Like the trains themselves, European train stations tend to be clean and user-friendly—with tourist info, hotel booking service, left luggage lockers or offices, and decent snack bars (in case you forget to pick up train picnic supplies in town)
European rail stations are much more than just place to hop a train.
They have ATMs, hotel booking services, photo booths, baggage storage lockers (or a left luggage office), cafes, tourist info offices, newsstands (which, alongside the newspapers, is also the best place to find city maps, local bus tickets, and postal stamps), restrooms, and in bigger cities, often plenty of shops and 24-hour chemists (pharmacies).
If you know how to use the train station for all it's worth, you can spend 20 minutes there when you first arrive in a city and come out of it well-oriented and fully armed for your visit.
Arriving in town
- Stop by the station's ATM or bank for a bit of local cash (not too much; a downtown branch might have better exchange rates).
- Hit the tourist board kiosk or desk and milk it for all the free info, maps, and brochures you can get.
- Visit a newsstand to see whether the city maps for sale are better than the free one from the tourist office (usually the answer is yes, and the investment is worth it). Pick up a phone card (if you don't have a mobile you can use), grab a few city bus tickets to get you started, and buy the local information/events magazine (e.g.: Time Out London).
- Now that you have some pocket change, you may want to dump your main bag in a locker or left luggage office for $2 to $10 a day and keep just your daypack. If you're just dropping by town for a half-day visit, the bags will stay there. If you're spending the night, go hotel hunting without your pack, and you'll have more stamina and bargaining leverage to get the best deal.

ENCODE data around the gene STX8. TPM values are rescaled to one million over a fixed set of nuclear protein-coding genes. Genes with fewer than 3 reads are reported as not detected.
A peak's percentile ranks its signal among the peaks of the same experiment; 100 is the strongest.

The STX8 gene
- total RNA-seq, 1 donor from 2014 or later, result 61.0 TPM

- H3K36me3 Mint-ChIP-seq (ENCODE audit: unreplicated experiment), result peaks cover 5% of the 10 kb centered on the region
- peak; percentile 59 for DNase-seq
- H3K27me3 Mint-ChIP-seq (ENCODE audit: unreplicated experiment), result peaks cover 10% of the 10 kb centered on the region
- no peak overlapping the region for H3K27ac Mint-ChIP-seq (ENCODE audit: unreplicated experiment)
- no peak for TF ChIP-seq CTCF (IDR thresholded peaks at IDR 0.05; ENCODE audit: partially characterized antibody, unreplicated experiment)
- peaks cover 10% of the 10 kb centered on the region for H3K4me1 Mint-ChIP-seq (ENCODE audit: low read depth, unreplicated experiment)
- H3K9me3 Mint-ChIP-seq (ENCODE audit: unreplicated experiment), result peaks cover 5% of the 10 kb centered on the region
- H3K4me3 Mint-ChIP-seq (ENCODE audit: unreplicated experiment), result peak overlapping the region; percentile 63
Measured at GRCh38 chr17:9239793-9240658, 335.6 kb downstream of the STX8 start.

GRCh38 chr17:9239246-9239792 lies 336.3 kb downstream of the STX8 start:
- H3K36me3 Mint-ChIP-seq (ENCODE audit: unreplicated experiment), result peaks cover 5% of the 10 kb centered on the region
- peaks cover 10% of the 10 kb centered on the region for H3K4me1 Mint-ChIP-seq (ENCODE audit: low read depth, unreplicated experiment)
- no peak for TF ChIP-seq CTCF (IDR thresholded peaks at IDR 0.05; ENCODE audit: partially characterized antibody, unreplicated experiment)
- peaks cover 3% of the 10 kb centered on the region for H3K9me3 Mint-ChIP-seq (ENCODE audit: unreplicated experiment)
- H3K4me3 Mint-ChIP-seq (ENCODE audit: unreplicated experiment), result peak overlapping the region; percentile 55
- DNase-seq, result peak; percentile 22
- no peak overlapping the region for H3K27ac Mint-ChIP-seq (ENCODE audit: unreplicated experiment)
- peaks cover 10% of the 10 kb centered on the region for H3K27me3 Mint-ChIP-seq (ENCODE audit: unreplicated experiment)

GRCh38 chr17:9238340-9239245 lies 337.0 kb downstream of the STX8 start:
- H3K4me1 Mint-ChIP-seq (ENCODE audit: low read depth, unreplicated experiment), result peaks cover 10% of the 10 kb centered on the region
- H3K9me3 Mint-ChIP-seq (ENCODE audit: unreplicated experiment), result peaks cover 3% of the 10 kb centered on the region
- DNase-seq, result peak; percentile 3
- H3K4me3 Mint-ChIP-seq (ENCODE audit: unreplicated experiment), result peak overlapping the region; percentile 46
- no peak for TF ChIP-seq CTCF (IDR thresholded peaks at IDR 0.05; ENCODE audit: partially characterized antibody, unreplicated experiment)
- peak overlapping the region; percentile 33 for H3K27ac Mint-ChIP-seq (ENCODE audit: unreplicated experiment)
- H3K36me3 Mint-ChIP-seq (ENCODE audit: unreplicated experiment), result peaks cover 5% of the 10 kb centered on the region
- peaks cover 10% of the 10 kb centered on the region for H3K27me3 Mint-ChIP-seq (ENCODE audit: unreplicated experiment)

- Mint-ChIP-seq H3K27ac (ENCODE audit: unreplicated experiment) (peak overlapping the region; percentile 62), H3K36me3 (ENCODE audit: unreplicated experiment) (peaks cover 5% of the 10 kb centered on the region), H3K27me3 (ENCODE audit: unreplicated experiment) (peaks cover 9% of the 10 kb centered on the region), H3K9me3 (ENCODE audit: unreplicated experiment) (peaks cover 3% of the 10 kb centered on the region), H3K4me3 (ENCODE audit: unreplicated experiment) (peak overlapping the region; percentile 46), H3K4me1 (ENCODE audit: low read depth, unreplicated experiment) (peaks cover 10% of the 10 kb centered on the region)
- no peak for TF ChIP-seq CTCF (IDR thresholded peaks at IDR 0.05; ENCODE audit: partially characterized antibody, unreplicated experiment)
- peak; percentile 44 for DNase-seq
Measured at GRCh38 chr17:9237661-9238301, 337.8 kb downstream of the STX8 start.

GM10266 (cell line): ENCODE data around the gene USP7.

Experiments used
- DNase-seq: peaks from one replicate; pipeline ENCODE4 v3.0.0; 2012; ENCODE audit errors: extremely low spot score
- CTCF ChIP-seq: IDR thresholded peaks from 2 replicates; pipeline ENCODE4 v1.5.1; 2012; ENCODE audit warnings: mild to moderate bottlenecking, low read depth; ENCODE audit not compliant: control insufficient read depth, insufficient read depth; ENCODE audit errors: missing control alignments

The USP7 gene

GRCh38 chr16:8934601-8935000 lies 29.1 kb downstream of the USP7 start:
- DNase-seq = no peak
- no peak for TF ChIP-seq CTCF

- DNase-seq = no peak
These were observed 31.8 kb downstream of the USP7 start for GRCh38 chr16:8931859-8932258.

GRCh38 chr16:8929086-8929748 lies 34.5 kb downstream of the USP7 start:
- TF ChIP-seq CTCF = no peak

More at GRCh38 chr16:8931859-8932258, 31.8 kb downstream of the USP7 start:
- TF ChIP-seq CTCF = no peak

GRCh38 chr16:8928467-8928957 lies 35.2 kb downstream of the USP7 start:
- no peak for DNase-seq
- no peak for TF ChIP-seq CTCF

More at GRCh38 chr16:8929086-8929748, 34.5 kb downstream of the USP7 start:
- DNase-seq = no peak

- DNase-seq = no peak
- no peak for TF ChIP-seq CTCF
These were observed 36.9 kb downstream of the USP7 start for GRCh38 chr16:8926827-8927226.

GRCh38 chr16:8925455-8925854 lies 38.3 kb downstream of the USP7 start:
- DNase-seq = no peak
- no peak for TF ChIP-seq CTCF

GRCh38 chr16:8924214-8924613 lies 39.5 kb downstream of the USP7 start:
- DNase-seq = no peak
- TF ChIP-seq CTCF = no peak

- Head to the phones and call around for a hotel, or use the station's hotel booking service.
- Before you exit the station upon arrival, check out your train options for leaving town a few days down the line (as well as for any day trips you plan to make). That way, you can swing by a day or two before you leave to buy your tickets and reserve seats or couchettes rather than wait until the last minute when the lengthy ticket lines may thwart your precision-timed plans.
The rail information desk —not to be confused with the city tourist board's desk, because the two won't answer each other's questions—usually has a long line, and the staff was born harried. Use the do-it-yourself information sources as much as possible.
Modern stations in big cities often have computerized rail information kiosks and automatic ticketing machines , but both can be on the fritz (or feature lines as long as those queuing to talk to a flesh-and-blood ticket agent).
In smaller towns, the tiny station bar may double as the ticket office, but most stations have banks of ticket windows. Try to figure out which window you need before getting in the invariably long lines. The bulk of windows will be for purchasing regular tickets; a few windows will be for people who just need reservations on top of a railpass. A few windows may be for international or special high-speed trains only.
Tip: Once you board a train, always check with the conductor and fellow passengers to be sure you are on the right train. You may look like an obsessive compulsive dweeb, but at least you won't end up on a train bound for Glasgow when you meant to go to Oxford.